It’s a New Year!
Here are some things you may need to know for 2020.
- People that are working and collecting a Social Security benefit (other than disability) have earnings limits until the month they turn full retirement age.
- If under full retirement age for all of 2020, Social Security deducts $1 from their benefit payments for every $2 that they earn above $18,240.
- If turning full retirement age in 2020, Social Security deducts $1 in benefits for every $3 earned above $48,600 BUT – Social Security only counts earnings before the month of attainment of full retirement age.
- If your earnings in 2020 are well over the limit BUT they are retiring in 2020, there is a special monthly earnings limit rule that applies in the first year only.
- The standard monthly Medicare Part B premium in 2020 is $144.60/ month. However, if you have higher income you may pay more than the standard premium. If you file taxes as “married, filing jointly” and your MAGI is greater than $174,000, you will pay a higher premium. If you file taxes using a different status, and your MAGI is greater than $87,000, you will pay higher premiums.
- Social Security beneficiaries will receive their 2019 SSA-1099 by January 31. They can request a replacement 1099 online after February 1. You need this to determine if 50% or 85% of their Social Security benefits are taxable.
- If you file a federal tax return as an “individual” and your combined income is between $25,000-$34,000, you may have to pay income tax on 50% of your benefits and, if more than $34,000, up to 85% of your benefits may be taxable.
- If you file a joint tax return and your combined income is between $32,000 and $44,000, you may have to pay income tax on up to 50% of your benefits and, if more than $44,000, up to 85% of your benefits may be taxable.
- If you do have to pay taxes on your Social Security benefits, you can choose to have federal taxes withheld from your benefits by completing Form W-4V.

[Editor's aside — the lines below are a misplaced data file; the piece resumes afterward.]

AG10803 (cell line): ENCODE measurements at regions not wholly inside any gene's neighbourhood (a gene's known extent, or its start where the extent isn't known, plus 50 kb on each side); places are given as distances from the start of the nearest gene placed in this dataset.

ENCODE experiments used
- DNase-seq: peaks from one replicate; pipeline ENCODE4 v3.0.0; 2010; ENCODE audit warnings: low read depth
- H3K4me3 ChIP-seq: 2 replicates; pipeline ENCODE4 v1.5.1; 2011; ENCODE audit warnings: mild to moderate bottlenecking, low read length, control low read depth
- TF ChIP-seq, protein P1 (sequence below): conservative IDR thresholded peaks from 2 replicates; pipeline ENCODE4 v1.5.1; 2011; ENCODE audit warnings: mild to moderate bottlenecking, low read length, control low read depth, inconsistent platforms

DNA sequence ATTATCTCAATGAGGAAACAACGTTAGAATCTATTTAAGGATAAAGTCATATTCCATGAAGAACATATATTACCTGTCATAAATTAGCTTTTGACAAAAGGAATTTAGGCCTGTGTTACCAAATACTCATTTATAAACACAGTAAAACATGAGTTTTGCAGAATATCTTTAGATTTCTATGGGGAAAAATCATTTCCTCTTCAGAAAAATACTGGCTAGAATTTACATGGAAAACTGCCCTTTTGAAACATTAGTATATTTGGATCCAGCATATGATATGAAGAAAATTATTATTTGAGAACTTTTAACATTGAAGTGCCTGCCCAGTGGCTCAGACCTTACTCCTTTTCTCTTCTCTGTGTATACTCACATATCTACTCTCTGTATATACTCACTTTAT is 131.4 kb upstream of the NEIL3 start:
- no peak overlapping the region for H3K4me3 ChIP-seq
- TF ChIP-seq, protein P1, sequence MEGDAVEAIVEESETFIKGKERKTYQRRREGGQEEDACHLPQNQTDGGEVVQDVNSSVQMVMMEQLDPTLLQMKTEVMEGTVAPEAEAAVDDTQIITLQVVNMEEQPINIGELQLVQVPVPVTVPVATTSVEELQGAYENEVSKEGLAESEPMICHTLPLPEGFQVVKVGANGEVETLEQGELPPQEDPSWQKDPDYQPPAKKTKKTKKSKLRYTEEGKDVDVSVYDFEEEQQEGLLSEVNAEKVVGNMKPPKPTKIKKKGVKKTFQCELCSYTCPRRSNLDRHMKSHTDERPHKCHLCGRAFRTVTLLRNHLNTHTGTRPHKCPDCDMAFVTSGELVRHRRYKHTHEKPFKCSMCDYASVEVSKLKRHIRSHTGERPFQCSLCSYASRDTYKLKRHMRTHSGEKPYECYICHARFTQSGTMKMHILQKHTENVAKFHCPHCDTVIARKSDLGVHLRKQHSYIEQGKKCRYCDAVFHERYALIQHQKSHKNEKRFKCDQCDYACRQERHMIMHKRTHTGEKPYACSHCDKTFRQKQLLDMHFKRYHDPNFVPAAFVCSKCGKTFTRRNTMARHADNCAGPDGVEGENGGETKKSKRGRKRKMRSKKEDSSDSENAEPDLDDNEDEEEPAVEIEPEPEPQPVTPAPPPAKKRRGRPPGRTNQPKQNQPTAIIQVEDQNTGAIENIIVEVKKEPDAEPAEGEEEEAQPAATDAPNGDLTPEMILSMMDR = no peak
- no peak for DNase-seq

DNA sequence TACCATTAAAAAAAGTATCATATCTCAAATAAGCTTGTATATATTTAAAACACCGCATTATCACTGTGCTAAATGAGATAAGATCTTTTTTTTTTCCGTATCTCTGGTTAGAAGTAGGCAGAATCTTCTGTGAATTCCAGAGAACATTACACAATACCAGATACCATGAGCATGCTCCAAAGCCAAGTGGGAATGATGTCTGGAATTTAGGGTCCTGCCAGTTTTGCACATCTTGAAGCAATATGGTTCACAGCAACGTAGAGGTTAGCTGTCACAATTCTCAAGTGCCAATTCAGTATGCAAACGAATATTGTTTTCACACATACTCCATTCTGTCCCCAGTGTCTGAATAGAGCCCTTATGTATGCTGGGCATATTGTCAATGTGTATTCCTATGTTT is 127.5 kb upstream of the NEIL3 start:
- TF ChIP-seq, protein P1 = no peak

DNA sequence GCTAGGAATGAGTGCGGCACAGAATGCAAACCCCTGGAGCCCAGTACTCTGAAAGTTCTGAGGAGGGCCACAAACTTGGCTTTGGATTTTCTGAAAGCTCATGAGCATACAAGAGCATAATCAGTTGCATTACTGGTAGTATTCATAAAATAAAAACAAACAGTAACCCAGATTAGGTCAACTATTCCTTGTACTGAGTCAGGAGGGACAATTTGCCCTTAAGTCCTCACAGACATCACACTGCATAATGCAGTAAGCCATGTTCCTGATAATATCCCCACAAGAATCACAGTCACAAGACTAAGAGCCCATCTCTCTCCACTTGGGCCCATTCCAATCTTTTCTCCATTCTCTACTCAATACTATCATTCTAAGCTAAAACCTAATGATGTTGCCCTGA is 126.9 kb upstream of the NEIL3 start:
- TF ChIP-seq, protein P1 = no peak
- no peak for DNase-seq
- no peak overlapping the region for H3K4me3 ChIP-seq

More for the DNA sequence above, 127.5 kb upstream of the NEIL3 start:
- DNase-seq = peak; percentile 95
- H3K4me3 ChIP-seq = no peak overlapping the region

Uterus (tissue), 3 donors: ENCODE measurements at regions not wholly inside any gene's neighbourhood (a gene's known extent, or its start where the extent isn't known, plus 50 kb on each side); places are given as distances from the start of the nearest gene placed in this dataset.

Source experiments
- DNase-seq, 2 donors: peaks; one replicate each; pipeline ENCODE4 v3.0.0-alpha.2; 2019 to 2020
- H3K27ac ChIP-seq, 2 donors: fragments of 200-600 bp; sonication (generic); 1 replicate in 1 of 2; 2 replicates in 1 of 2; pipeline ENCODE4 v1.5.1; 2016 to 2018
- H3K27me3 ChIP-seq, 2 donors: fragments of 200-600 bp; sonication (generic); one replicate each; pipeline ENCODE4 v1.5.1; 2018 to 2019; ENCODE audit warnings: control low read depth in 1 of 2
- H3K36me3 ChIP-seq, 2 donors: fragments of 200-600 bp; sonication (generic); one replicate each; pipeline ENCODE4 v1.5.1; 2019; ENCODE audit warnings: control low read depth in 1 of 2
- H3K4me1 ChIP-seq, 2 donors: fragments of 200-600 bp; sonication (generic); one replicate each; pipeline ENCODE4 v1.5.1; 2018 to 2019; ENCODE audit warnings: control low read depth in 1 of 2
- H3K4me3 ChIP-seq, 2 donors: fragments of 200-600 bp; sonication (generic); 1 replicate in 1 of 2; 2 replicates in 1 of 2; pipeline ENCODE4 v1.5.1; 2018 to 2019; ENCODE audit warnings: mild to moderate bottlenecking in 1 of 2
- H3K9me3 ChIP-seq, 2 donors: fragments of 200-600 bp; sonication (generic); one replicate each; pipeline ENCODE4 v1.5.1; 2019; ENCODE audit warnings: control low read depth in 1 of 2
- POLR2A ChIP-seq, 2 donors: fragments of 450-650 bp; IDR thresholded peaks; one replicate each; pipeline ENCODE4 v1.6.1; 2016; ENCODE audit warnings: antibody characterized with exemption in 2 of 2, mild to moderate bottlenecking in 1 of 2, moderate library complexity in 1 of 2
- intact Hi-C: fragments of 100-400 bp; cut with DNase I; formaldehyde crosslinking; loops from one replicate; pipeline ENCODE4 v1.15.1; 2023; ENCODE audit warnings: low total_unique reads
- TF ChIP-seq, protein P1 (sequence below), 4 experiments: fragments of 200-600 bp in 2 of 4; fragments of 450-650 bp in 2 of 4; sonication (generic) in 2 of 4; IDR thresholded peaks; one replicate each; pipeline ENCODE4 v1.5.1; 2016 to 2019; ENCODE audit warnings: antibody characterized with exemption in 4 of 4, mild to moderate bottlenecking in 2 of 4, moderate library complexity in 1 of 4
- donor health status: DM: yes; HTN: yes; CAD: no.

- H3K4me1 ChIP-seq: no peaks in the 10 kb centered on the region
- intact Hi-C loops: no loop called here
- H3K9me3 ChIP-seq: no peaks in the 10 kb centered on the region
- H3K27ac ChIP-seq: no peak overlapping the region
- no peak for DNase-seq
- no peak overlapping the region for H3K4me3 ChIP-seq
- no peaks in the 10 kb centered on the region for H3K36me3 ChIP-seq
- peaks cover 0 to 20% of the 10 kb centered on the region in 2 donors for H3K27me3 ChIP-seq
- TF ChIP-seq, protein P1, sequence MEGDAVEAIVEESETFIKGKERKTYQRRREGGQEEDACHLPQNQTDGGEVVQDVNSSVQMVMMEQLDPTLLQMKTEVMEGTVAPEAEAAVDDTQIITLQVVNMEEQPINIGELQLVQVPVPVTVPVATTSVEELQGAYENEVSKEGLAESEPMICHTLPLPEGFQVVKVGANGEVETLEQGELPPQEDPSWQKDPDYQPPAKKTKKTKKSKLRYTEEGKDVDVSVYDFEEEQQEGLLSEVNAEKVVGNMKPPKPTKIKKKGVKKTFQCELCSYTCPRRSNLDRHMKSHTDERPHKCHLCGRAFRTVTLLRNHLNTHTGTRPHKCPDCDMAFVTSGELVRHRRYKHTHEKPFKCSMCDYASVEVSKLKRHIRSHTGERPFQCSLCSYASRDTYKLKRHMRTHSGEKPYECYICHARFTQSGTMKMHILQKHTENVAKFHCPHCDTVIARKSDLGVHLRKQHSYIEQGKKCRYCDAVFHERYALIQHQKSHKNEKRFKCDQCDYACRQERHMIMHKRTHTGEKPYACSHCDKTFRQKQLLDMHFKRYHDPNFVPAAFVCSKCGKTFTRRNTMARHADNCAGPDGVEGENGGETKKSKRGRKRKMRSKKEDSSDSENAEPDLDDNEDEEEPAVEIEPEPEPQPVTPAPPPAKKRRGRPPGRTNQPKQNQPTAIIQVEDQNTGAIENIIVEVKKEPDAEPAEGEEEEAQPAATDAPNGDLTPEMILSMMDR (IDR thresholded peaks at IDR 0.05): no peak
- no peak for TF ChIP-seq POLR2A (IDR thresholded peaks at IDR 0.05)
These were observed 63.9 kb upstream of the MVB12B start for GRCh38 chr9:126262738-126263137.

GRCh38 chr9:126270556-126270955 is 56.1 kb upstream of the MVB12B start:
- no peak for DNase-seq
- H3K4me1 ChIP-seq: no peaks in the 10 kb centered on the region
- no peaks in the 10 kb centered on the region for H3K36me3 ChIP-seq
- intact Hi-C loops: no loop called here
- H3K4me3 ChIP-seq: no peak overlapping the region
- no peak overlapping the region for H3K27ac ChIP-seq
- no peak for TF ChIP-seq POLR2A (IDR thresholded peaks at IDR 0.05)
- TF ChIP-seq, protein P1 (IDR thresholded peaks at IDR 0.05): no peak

The Q&A for the month:
Question: My client is a 61-year-old widow collecting Social Security from her deceased husband’s record. She is also working and will exceed the earnings limit this year and is anticipating having to pay back some of her benefits. My understanding is that if one has to pay back for this reason, it ends up increasing the future amount that they can draw. What I don’t know is if that is the case when drawing on a deceased spouse’s record. Can you confirm that the earnings limit applies to her and that she will have to pay back based on her overage? Also, if she does have to pay back, will it increase her future widow’s benefits?
Answer: The earnings limit does apply to her. The limit in 2020 is $18,240. We will deduct $1 from her benefit payments for every $2 that she earns above that limit. If she exceeds the earnings limit at any point from age 60 to full retirement age, we will adjust her benefit at her full retirement age. For example, if she filed for widow’s benefit at age 60, which is 76 months prior to her full retirement age of 66 and 4 months, when she turns full retirement age, we will look back and see if she ever went without a benefit because of excessive earnings. Let’s say she didn’t receive 4 months of benefits because of excessive earnings between age 60 and 66 and 4 months. At full retirement age, we will adjust that 76-month-reduction to a 72-month-reduction because of those 4 months.
For more details, check out the brochure at link below, page 6.